At just 30 years of age, Portlaoise man David Finn is a serial entrepreneur who has built up a string of local businesses without a bank loan or grant.
Son of Christy and Una Finn from Kyle, the St Mary’s CBS past pupil didn’t even have the benefit of a pass in Leaving Cert maths to help him figure out his way.
Yet he has proven to be a cut above the rest as the brains behind The Parlour, a walk-in blow dry salon with beauty salon, at Laois Shopping Centre, a model which he has replicated in Carlow. He also runs a hairdressing salon at Fairgreen, Styyle Salon, as well a pub, The Office, on Main Street, Portlaoise.
Describing himself as a “Jack of all trades,” he recalls starting out as a plasterer before training as an Emergency Medical Technician (EMT.) “I never worked as an EMT as I had a cleaning business, Kyle Cleaning. By the time I had my training done, that business was growing and needed full-time attention,” David says.
“I had an office in Fairgreen and there was a barbers beside it which closed down. I knew the guy who owned the complex. I took over the barber’s business which went quite well until EuroSpar closed down, and the footfall fell,” he outlines.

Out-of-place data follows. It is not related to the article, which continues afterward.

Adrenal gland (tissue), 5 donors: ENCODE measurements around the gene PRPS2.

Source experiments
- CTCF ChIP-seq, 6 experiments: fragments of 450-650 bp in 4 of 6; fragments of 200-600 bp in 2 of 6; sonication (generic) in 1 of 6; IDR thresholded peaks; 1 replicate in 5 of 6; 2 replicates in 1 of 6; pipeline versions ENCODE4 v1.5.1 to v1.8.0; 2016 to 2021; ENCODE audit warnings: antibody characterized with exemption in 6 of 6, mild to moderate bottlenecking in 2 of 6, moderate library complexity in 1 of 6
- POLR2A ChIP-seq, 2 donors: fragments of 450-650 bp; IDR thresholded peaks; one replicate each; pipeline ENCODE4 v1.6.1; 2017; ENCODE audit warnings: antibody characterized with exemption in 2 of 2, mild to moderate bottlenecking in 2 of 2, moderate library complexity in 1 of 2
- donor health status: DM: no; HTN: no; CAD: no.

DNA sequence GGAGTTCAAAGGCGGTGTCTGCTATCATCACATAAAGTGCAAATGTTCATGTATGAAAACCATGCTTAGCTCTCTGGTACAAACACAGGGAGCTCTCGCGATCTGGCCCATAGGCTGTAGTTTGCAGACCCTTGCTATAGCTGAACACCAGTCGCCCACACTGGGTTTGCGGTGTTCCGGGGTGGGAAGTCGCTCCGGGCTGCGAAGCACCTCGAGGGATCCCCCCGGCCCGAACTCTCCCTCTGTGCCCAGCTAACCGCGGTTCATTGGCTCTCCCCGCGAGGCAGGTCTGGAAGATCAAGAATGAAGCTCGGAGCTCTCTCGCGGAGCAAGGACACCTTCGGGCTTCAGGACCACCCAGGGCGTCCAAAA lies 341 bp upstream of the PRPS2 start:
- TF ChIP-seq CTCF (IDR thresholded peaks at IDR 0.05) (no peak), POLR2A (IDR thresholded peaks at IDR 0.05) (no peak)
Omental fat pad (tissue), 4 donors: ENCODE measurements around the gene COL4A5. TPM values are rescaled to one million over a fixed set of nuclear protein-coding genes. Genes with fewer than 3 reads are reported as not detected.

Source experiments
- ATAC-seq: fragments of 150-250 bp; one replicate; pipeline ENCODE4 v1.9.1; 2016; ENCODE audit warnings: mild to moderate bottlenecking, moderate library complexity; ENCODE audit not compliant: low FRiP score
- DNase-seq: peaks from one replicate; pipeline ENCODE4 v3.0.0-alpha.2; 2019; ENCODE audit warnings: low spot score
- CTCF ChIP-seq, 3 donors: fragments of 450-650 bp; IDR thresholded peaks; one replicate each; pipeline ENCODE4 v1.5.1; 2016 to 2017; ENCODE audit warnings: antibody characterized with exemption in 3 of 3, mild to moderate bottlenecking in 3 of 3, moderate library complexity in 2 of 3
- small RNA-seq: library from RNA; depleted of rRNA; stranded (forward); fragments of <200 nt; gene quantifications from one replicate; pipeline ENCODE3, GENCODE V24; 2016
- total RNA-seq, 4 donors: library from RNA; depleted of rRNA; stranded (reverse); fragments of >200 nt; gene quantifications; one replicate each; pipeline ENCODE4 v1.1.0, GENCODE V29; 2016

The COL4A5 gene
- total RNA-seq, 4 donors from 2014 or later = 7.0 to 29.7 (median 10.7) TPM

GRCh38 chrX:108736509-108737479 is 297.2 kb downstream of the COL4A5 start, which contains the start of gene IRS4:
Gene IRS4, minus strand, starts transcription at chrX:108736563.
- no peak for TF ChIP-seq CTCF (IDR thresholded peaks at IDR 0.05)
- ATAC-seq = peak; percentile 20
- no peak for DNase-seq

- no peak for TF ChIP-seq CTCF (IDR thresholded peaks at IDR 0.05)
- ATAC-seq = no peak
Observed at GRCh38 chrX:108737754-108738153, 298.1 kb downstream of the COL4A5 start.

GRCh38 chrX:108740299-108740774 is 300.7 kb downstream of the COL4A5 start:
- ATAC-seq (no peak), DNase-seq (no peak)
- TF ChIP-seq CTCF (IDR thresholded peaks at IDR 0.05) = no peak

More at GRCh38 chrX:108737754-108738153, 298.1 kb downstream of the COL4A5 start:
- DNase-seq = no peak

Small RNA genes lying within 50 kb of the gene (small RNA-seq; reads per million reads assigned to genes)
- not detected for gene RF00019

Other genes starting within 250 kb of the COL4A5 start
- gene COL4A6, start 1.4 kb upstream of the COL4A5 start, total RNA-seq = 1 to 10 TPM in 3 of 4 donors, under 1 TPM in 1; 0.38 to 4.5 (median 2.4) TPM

“That coincided with the end of my lease so I closed the business although I knew there was an opening for hair, be it men’s or women’s.”
It was his wife Hannah who sowed the seed of The Parlour. “She saw the idea of a walk-in blow dry salon on an American TV show and I thought it was awesome and said I would give it a go,” David recounts.
Without a business plan or feasibility study, he launched into it, availing of the support of his dad who runs a property maintenance company.
“The first thing I did was find a unit in Laois Shopping Centre,” says David who opened the doors of The Parlour on July 15, 2013. “We were the first in the country to do that, though within a couple of weeks we heard of others in different parts of the country doing the same thing. A few have since closed down because that margins are tight.”
Opening at a time when disposable income was considerably reduced, David made it attractive for women to have a pampering blow dry or upstyle by keeping prices keen. “My dad and I were back and forth on the notion of pricing – he was of the opinion that a walk-in service should carry a premium while I was saying the opposite.”
The decision was made to offer reduced prices and an opening offer of 50 per cent on day one saw the three staff rushed off their feet. The next move was to quickly double the staff and take on the adjoining unit to allow more styling chairs and the opening of a beauty salon.